Reality Roots

Conjugate Pair

Existence & Form
Time & Space
Frequency & Wavelength

Reality Roots
Shape of Nature
Nature's Symphony from the Vibrating Waves of TimeSpace
Dancing Entities to the Rhythm of Emergence
"Classical" Systems Waltzing on Space Waves Turbulent Jitterbug Particles in "Quantum" Time

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Celestial Bodies








WAVES at work
An Entity that Performs Work

Energy is the substance from which all the things manifest in TimeSpace Reality.
Substance exhibits Attributes. Energy's most important attributes are to:

Store -- Transfer -- Propagate -- among other things.
These are Waves at Work

"Waves make the World go around."

A wave is a disturbance commonly called an oscillation that travels through space and matter in the transfer of energy. Through the motion of the wave, energy is transferred from one point to another. Particles of a medium often are not permanently displaced regardless of associated mass. Waves instead are vibrations (oscillations) around almost fixed locations. Waves may also be described by a mathematical equation which sets out how the disturbance proceeds over time. The mathematical form of this equation varies depending on the type of wave.

There are two recognized main types of waves.
However, all energy manifests as waves, the manifestation of their roots.

1. Mechanical -- waves that propagate through a medium. The substance of
this medium is deformed, however reverses deformation by restoring forces.
(example, sound waves through air of water moves
the molecules of medium in the direction of the wave)

2. Electromagnetic -- waves that do not require a medium, rather oscillations
of electrical & magnetic fields from charged particles that may travel in a vacuum.
These waves are distinguished by their wavelengths.
(example, gamma rays, x-rays,ultraviolet radiation, visible
light, infrared radiation, microwaves, & radio waves)

3. Particle/Waves -- although science elects to describe Quantum Mechanics
as Fermion or Boson particles they recognize that these particles
are the duality of particles/waves.

4. Gravitational Waves --gravitational waves travel through space,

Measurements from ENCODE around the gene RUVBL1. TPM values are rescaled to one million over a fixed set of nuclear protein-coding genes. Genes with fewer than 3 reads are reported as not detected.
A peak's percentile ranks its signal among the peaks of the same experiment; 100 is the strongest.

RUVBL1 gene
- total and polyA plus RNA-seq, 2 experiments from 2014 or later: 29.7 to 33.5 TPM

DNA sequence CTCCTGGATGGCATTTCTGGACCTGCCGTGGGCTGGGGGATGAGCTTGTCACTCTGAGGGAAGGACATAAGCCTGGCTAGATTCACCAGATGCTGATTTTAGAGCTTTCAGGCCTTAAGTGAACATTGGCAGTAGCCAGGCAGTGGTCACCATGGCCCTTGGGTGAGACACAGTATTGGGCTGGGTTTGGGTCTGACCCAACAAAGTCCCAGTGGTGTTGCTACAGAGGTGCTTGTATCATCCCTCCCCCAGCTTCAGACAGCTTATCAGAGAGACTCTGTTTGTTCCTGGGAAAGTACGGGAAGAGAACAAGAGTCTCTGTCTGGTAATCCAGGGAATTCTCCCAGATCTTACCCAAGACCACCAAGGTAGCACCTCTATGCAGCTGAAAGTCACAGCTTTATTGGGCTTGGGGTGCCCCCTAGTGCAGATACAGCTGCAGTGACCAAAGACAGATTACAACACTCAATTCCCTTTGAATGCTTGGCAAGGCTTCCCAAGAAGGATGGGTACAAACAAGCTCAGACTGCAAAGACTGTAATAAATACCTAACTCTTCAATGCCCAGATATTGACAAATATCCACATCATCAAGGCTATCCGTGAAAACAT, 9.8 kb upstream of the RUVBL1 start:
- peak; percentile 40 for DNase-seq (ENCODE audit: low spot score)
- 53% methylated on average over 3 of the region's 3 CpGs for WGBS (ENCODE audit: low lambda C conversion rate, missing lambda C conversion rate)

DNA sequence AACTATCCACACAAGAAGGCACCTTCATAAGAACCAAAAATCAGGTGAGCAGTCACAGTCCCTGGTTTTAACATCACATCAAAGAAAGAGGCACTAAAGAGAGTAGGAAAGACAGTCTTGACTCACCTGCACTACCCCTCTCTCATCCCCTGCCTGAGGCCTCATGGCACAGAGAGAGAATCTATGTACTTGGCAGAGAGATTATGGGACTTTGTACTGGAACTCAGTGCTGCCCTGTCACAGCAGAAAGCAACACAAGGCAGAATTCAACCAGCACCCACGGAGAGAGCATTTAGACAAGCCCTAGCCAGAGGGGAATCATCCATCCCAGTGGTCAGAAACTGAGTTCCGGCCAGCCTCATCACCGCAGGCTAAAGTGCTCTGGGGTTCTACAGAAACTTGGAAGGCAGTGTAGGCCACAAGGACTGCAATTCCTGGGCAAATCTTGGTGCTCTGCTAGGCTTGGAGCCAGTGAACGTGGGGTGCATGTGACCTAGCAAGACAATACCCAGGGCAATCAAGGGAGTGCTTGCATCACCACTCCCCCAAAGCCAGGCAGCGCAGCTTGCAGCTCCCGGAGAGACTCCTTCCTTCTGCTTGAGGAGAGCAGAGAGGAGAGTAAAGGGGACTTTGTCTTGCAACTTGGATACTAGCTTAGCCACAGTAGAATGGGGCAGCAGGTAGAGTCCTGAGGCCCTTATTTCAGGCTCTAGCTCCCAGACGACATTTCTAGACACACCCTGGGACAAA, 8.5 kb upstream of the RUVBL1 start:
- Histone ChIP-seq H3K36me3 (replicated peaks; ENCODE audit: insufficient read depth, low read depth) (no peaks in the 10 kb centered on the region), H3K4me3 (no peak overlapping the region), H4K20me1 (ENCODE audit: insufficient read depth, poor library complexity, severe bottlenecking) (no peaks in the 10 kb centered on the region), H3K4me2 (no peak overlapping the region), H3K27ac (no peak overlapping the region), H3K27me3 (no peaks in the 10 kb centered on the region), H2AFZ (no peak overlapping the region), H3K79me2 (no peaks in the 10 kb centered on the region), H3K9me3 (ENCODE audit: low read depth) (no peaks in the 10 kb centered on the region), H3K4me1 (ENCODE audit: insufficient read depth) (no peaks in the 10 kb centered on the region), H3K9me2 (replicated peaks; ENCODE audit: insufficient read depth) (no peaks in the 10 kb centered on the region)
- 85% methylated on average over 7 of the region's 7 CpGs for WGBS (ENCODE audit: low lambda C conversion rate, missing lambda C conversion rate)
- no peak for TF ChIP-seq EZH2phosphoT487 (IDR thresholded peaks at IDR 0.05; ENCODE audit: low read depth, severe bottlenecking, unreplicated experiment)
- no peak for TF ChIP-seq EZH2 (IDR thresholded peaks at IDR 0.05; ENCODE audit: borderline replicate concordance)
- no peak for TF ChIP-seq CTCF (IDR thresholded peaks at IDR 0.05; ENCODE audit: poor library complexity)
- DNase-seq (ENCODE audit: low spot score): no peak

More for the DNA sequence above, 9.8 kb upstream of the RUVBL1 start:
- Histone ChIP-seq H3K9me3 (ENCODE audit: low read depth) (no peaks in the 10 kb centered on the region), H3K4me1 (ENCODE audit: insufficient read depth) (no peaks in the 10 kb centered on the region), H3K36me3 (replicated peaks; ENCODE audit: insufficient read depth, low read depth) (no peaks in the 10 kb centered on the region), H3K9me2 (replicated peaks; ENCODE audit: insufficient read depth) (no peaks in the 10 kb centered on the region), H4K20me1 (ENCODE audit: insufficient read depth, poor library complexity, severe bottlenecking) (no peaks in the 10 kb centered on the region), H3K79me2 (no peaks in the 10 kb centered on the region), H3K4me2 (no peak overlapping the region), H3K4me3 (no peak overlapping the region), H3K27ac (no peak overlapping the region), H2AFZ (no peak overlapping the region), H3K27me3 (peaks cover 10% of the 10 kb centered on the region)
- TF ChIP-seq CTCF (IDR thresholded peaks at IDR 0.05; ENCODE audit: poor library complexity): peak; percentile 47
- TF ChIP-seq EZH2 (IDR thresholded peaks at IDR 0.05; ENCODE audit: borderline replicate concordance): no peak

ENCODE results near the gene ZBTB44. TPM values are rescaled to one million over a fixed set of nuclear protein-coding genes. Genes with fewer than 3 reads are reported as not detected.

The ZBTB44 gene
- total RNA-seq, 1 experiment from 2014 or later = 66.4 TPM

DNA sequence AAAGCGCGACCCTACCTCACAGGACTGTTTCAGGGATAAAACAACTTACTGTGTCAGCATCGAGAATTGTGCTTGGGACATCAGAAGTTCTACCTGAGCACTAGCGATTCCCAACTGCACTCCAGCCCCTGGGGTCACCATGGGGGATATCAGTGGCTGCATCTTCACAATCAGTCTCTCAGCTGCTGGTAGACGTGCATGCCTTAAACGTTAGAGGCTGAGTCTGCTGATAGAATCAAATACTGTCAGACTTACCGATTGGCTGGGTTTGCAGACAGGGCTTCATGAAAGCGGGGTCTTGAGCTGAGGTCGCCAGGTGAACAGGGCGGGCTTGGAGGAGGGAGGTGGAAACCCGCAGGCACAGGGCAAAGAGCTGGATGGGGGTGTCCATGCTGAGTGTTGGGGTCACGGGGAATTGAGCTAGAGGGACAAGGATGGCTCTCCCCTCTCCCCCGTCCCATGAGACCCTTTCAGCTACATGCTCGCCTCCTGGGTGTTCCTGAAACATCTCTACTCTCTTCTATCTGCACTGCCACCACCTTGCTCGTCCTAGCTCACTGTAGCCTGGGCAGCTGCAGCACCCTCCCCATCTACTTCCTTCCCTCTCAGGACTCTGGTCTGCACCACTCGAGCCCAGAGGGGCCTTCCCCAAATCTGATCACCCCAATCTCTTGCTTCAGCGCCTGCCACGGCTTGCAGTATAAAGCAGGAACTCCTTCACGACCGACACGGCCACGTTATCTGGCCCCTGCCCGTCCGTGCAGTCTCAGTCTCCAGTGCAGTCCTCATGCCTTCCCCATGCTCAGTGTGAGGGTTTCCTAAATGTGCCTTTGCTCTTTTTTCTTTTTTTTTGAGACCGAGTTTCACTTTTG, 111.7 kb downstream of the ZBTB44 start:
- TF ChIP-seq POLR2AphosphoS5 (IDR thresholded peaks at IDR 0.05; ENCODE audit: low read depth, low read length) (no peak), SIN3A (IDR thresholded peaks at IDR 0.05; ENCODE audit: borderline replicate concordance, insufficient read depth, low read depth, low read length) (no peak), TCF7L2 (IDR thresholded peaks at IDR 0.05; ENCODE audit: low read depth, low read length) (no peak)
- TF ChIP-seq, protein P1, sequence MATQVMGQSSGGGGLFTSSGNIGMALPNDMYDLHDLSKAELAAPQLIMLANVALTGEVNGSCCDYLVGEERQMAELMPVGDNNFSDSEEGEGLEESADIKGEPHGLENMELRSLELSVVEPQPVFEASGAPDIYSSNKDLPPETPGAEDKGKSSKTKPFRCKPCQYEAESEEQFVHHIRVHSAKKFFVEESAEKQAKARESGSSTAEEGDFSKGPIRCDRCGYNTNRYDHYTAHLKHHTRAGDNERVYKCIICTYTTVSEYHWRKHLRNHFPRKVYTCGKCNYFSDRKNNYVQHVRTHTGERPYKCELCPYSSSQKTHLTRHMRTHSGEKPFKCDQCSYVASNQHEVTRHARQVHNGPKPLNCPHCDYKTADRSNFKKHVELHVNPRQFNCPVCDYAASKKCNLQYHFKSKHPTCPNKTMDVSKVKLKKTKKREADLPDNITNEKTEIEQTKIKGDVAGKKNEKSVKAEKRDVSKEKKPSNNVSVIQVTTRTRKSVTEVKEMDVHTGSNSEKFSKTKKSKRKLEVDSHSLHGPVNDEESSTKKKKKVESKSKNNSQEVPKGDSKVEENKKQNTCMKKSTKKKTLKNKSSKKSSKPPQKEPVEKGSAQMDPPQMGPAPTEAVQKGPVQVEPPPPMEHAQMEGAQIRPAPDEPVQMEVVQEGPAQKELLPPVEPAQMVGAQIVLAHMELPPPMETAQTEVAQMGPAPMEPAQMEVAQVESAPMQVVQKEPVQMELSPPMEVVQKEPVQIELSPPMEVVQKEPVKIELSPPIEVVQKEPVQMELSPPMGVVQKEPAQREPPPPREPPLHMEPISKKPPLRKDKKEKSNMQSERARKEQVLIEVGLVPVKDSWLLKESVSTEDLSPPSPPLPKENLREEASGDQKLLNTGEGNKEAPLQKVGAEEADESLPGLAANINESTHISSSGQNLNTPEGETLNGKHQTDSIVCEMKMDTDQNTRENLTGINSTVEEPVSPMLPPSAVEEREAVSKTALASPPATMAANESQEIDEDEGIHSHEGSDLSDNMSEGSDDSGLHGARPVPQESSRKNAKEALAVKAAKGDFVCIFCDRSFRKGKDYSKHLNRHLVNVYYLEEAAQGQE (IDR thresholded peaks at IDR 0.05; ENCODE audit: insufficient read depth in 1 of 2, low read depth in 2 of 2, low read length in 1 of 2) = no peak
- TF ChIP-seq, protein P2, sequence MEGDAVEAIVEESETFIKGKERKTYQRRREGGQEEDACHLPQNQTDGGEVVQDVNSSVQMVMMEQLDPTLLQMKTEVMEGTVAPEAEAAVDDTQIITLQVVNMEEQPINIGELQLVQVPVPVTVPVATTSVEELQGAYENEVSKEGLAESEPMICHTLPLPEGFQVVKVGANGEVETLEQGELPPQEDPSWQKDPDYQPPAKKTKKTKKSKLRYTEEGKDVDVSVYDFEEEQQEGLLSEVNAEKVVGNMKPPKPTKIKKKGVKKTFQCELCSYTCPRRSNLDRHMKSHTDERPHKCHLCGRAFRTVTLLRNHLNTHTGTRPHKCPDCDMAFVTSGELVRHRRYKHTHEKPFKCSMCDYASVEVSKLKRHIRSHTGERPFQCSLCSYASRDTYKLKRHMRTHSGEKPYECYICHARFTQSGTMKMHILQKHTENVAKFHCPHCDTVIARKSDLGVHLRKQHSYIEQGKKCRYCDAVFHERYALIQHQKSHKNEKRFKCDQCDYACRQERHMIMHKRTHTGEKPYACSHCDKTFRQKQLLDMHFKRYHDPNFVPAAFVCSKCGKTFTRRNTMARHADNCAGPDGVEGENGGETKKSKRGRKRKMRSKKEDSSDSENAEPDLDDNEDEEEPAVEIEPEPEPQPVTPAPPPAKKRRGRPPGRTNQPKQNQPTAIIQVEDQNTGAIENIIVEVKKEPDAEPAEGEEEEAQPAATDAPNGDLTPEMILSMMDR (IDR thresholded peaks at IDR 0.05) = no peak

however, these waves have never been directly detected,
pro bally because science does not have an adequate detector.

The direction of oscillation determines whether a wave is transverse or longitudinal.
Transverse waves occur when a disturbance creates oscillations perpendicular (at right angles) to the propagation (the direction of energy transfer).
waves occur when the oscillations are parallel to the direction of propagation. While mechanical waves can be both transverse and longitudinal,
all electromagnetic waves are transverse.


Electromagnetic Waves
EM Wave


Gamma Radiation
Gamma radiation is high frequency, high energy photon,
radiation. The ionizing radiation of Gamma rays is biologically hazardous, thus very toxic to all forms of life. Gamma Rays are typically produced by the decay from high energy states of atomic nuclei (gamma decay). On Earth gamma decay occurs naturally from radioisotopes and atmospherically from interactions with cosmic ray particles. Gamma rays typically have frequencies above 10 exahertz, with energies above
100 keV and wavelengths less than 10 picometers (less than the diameter of an atom). However, this is not a hard and fast definition. Gamma rays from radioactive decay are defined as gamma rays no matter what their energy.
Gamma Ray


.The distinction between X-rays and gamma rays is not universally defined. Often the two types of radiation are separated by their origin: X-rays are emitted by electrons, while gamma rays are emitted by the atomic nucleus.